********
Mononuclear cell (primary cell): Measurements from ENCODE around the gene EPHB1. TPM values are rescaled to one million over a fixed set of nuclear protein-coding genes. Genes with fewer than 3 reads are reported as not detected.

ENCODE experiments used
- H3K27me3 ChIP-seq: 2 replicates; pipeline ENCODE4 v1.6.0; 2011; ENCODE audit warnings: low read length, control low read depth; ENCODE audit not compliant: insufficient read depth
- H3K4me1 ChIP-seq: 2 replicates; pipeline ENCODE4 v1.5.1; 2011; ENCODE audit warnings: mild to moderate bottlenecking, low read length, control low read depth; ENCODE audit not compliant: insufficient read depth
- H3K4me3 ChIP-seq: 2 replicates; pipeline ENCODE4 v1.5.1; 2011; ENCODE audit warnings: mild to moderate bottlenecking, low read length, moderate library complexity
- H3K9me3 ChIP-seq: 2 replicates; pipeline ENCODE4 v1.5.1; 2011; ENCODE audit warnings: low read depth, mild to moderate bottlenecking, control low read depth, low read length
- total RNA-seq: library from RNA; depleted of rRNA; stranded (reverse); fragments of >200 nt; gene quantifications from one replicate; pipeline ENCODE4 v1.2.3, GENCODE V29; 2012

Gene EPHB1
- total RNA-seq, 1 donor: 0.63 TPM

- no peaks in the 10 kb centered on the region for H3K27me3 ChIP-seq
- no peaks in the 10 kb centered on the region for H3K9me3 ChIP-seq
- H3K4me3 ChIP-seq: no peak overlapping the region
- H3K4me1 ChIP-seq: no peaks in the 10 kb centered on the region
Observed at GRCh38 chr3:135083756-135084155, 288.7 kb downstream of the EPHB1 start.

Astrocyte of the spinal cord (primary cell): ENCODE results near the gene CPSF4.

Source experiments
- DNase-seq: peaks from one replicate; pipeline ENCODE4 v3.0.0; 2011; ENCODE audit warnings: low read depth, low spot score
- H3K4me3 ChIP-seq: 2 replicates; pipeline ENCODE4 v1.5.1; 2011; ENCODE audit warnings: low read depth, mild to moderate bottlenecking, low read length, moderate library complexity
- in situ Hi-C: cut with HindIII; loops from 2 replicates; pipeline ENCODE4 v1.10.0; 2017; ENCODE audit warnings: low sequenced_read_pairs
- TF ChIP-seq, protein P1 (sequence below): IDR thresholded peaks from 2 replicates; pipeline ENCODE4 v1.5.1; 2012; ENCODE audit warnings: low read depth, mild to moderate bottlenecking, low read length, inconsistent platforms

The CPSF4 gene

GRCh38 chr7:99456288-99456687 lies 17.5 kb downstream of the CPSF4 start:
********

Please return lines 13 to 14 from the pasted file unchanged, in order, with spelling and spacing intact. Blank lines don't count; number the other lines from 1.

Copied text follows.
- H3K4me1 ChIP-seq: no peaks in the 10 kb centered on the region
Observed at GRCh38 chr3:135083756-135084155, 288.7 kb downstream of the EPHB1 start.